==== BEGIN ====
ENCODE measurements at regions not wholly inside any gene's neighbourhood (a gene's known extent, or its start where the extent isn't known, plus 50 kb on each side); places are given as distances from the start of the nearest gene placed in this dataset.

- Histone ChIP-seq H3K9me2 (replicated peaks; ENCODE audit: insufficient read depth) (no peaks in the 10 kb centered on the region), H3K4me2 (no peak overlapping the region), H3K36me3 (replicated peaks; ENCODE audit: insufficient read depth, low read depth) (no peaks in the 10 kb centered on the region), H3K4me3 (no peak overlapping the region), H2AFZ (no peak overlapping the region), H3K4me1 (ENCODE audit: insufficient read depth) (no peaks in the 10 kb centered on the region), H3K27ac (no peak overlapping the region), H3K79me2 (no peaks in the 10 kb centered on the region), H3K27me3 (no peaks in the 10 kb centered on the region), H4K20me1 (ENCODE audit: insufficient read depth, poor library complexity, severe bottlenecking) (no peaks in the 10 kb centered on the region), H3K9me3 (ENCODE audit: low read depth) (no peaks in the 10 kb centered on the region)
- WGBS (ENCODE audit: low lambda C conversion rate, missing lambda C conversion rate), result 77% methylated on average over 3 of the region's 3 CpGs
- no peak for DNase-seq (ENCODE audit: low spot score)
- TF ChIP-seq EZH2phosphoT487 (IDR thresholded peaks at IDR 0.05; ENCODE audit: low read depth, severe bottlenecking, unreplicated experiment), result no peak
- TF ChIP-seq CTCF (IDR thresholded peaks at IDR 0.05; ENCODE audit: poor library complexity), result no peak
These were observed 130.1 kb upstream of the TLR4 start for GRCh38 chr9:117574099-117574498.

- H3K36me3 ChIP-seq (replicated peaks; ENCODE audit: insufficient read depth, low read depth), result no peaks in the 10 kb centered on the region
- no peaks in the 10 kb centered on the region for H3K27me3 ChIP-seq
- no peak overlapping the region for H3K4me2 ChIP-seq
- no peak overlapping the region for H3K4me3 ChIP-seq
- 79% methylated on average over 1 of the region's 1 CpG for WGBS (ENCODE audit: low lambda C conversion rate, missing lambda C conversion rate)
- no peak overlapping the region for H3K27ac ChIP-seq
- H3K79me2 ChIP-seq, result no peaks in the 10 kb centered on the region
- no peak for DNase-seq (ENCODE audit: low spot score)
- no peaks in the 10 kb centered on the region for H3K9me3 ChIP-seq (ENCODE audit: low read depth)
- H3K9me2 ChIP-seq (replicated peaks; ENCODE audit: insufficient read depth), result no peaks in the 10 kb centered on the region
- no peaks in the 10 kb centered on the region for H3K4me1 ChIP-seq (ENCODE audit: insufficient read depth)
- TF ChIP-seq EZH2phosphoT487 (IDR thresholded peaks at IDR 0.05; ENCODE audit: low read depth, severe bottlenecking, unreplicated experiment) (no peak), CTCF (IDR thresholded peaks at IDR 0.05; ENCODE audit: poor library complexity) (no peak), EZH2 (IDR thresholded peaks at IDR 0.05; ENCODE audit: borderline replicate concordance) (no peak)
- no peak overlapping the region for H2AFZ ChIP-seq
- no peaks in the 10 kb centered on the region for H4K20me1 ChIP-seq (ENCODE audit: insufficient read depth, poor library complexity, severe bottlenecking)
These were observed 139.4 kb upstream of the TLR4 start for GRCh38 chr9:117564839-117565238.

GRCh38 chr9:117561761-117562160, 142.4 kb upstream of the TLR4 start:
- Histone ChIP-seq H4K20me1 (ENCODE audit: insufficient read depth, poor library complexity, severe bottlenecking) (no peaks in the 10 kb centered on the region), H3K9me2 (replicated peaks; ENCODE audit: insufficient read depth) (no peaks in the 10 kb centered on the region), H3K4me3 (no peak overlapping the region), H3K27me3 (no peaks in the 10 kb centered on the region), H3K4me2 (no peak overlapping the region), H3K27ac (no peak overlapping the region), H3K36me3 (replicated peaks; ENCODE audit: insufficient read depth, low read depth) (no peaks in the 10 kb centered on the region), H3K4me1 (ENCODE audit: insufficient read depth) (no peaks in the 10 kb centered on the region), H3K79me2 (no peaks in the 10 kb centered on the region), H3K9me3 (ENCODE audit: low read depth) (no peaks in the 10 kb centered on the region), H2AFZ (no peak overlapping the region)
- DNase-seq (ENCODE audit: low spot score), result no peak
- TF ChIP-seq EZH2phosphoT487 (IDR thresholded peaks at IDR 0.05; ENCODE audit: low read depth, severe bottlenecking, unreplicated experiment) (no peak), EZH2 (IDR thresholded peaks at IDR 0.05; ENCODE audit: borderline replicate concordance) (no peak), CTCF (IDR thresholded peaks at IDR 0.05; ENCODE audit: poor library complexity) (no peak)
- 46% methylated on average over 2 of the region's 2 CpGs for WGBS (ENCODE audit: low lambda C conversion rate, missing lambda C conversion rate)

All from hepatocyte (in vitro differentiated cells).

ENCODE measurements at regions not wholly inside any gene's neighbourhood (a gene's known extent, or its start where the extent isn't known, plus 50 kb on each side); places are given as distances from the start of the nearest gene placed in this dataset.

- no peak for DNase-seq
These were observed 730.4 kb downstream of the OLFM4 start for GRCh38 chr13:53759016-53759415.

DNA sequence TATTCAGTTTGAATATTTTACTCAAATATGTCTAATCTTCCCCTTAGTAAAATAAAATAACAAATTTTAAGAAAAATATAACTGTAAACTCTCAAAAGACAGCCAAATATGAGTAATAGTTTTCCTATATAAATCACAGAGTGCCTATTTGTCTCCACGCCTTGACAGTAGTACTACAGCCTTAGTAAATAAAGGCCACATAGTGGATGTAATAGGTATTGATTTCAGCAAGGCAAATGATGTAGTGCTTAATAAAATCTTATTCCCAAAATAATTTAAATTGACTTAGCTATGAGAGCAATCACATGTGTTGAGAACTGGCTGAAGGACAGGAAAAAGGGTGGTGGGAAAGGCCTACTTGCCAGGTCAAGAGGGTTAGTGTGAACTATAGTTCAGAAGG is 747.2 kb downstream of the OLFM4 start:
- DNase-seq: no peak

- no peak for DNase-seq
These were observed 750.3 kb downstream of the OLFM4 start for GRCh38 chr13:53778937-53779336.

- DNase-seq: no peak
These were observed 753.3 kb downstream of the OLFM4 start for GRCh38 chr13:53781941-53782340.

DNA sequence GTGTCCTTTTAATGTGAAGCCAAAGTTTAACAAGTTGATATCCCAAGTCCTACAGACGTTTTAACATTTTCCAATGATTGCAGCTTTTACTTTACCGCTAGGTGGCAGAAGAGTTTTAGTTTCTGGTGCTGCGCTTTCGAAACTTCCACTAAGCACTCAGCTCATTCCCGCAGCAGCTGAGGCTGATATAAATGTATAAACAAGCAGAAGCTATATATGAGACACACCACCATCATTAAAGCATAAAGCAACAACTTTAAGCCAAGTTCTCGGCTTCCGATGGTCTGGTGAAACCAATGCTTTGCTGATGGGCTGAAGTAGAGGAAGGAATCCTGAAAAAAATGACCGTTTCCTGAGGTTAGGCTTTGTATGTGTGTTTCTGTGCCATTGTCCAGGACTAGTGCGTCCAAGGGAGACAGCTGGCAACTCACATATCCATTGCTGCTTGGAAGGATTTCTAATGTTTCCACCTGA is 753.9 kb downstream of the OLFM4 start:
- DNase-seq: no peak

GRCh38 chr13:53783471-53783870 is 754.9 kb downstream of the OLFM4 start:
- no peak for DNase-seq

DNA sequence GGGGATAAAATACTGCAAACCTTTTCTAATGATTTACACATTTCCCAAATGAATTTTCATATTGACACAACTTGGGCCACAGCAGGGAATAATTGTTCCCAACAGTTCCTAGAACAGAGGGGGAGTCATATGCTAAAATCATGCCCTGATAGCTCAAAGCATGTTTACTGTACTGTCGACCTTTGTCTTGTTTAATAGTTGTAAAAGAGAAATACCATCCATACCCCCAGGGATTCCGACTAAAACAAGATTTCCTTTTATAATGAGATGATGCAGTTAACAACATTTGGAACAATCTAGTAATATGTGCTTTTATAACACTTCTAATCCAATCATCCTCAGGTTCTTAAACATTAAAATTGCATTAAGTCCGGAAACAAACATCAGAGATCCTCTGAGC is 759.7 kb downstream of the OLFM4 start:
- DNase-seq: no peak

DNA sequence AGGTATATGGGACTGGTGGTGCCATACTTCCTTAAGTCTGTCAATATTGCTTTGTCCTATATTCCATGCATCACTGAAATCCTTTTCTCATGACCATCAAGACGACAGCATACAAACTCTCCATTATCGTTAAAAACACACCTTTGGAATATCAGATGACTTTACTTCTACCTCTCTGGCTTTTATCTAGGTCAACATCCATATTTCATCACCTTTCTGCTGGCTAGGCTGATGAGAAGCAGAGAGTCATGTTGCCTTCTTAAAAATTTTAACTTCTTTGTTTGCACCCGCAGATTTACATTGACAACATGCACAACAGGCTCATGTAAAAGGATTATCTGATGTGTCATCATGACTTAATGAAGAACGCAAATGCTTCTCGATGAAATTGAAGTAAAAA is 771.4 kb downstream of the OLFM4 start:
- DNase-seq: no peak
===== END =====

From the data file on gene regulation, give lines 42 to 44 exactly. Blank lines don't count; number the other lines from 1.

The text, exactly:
DNA sequence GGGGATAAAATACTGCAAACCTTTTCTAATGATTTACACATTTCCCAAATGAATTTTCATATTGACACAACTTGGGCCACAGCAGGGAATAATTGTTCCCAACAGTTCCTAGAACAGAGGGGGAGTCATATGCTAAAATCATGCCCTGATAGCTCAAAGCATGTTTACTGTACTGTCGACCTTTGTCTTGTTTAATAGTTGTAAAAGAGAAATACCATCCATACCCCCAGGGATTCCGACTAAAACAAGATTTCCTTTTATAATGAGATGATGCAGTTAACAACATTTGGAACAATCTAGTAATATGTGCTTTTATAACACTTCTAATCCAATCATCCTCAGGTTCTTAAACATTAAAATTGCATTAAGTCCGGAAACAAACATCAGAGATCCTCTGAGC is 759.7 kb downstream of the OLFM4 start:
- DNase-seq: no peak

DNA sequence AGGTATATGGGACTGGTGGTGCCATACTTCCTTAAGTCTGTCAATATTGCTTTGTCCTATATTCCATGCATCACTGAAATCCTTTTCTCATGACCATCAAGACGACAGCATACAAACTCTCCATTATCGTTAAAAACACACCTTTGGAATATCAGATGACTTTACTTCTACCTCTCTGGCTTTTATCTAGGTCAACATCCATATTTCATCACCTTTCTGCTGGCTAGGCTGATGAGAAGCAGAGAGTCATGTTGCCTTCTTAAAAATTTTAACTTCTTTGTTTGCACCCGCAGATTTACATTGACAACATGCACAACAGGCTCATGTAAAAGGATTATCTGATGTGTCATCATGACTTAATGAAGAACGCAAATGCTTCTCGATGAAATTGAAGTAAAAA is 771.4 kb downstream of the OLFM4 start: